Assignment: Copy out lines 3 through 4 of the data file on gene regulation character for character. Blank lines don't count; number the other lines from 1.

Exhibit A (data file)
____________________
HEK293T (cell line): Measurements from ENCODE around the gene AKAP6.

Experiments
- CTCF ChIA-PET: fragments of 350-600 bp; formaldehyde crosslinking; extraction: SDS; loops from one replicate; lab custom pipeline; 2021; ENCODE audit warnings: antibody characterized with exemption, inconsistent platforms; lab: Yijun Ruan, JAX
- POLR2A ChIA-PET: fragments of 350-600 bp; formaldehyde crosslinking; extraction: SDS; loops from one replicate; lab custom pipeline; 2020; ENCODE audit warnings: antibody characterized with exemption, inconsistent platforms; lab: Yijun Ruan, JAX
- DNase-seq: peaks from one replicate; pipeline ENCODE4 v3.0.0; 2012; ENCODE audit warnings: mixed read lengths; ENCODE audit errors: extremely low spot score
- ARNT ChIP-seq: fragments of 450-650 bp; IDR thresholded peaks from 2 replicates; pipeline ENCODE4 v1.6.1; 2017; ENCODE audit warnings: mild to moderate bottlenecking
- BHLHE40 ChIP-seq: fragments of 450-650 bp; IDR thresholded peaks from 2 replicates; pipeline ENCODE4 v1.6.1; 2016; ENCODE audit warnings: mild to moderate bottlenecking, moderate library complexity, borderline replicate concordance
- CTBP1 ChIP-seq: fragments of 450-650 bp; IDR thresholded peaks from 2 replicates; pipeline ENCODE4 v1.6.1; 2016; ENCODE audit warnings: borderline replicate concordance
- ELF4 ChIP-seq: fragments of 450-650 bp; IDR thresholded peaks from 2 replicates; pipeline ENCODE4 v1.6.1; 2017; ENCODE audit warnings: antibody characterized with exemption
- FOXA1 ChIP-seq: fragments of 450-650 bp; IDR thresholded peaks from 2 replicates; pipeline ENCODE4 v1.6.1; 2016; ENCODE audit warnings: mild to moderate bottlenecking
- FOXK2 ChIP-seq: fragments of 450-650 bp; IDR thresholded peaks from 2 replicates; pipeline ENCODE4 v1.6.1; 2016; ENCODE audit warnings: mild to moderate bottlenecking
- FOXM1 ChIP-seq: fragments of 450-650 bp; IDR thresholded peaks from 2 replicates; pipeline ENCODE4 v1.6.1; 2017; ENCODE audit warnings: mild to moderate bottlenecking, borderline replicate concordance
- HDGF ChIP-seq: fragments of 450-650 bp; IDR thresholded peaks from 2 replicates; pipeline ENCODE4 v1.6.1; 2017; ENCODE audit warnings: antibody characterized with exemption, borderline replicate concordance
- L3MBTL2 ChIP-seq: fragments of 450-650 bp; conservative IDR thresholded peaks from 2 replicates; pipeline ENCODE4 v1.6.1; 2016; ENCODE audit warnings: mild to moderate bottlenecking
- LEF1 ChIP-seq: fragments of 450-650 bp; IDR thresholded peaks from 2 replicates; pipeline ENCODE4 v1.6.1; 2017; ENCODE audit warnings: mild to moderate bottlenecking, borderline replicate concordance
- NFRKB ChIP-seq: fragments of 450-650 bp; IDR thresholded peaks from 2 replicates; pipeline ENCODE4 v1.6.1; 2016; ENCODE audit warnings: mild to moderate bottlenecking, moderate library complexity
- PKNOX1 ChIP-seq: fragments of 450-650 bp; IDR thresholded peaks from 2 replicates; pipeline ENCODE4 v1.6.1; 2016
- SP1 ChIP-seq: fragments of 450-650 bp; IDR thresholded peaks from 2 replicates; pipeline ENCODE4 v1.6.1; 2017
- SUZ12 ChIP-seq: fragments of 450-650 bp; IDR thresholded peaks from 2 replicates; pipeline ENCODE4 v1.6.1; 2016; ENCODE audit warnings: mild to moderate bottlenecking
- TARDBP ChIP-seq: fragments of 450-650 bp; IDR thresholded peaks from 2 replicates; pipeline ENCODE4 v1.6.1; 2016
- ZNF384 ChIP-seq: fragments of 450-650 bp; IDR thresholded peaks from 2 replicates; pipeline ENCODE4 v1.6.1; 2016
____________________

- CTCF ChIA-PET: fragments of 350-600 bp; formaldehyde crosslinking; extraction: SDS; loops from one replicate; lab custom pipeline; 2021; ENCODE audit warnings: antibody characterized with exemption, inconsistent platforms; lab: Yijun Ruan, JAX
- POLR2A ChIA-PET: fragments of 350-600 bp; formaldehyde crosslinking; extraction: SDS; loops from one replicate; lab custom pipeline; 2020; ENCODE audit warnings: antibody characterized with exemption, inconsistent platforms; lab: Yijun Ruan, JAX